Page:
Cautious Clay: ‘I’m attracted to the mess’

Chronicling his challenges from shy DJ to standout solo artist, Cautious Clay reveals the deeply personal tales that shaped his unique sound, culminating in his ambitious project, KARPEH, set to resonate on global stages.

Cautious Clay interview 2

Cautious Clay meets us on Zoom from his home in Brooklyn, headphone cans perched on his head while a microphone sits to his left, covered by a pop shield. It’s a serious setup. At first, our interview is even interrupted by a music programme interfering with the audio. “Sorry, I have to close some music programmes on my computer,” apologises the 30-year-old multi-instrumentalist.

As an anecdote, it sums Clay up quite nicely: someone for whom music is an all-consuming preoccupation. To date, his career has travelled along two distinct lines. One, as an in-demand writer and producer for others, working with the likes of Taylor Swift, John Legend, and Billie Eilish. And then there’s a nascent solo career, which has seen him release his well-received debut album Deadpan Love in 2021 and a clutch of EPs before that.

Keen observers will have noted that his music until now has shaved close to a neo-soul-slash-R&B template. New LP, KARPEH, is about to change all that. It’s his first for the famed jazz label Blue Note Records, and it’s an ambitious yet deeply personal 15-track trek through his family’s ancestral roots in Africa through to present-day life in the US. Unconventional song structures abound, often underpinned by Clay’s soulful croon and lyrical sax and flute work.

Cautious Clay interview 3

Although KARPEH could be perceived as a second album, he is keen to stress that it is a more “collaborative” proposition that sits to the side of his previous work. The musicians that accompany him give credence to this assertion. The likes of jazz guitarist Julian Lage, trumpeter Ambrose Akinmusire, bassist Joshua Crumbly, and drummer Sean Rickman all feature. His uncle, bassist Kai Eckhardt, also appears, and his aunt is responsible for the album’s artwork.

Clay calls it “a concept record” that’s split into three chronological themes. The first is “The Past Explained”, the second “The Honeymoon of Exploration”, and it concludes with “A Bitter & Sweet Solitude”. The final section points towards the future and features mostly instrumental offerings such as ‘Yesterday’s Price’, which is one of the album’s standouts. He believes that these themes are “cyclical” and point toward the unending nature of our spiritual growth.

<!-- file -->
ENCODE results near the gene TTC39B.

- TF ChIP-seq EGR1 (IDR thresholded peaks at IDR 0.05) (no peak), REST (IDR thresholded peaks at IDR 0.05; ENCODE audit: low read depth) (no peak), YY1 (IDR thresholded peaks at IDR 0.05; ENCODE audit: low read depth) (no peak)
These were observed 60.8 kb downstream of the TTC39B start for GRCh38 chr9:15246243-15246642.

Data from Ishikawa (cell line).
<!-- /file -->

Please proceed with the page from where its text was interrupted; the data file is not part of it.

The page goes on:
To get to the future, though, Clay had to delve into the past. And this wasn’t easy. “For Black Americans, a lot of the discussion about our past is just very, very messy, and also not great, you know?” he sighs. “It’s a very difficult thing to unravel. It’s a very desperate scenario.”

Fostering a desire to understand his family’s history, Clay tried to unlock that door. He sat with his grandparents and parents and asked about their experiences. As stories and recollections flowed, he recorded them and returned to them after the event. Snippets of these discussions have been braided with the music on KARPEH (Clay’s real name is Joshua Karpeh, so the album is self-titled). “I feel like a lot of information and context is left out of a family’s story. My parents didn’t do a great job preserving the past. Not because they didn’t appreciate it,” he adds, “but because it wasn’t always the easiest thing for them.”

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As an avid documentarian, he even found some archive audio he’d fastidiously filed away years ago that fit this project. He named the 32-second clip ‘102 Years of Comedy’, and it opens the album (“It’s my grandfather speaking to my mom and me around Christmas in 2015 or something,” he clarifies).

Whether material new or old, the process has been a “positive” one overall – a therapeutic act that has allowed him to “attach” his music to something “bigger”, he says, whilst allowing him to wrap his head around his antecedents’ story. Clay’s overriding impression is one of “perseverance”: the dogged determination to survive and thrive in environments that, at times, have been hostile and unwelcoming.

Cautious Clay interview

Raised in Cleveland, Ohio, Clay was an only child. His mother, a lawyer, and his dad, a doctor, separated when he was around three years old. Both were “huge music heads” who filled their respective homes with “really good records”, he recalls (“All this great stuff was playing all the time: Laura Nyro, Marvin Gaye, Joni Mitchell, Charles Mingus, etc.”).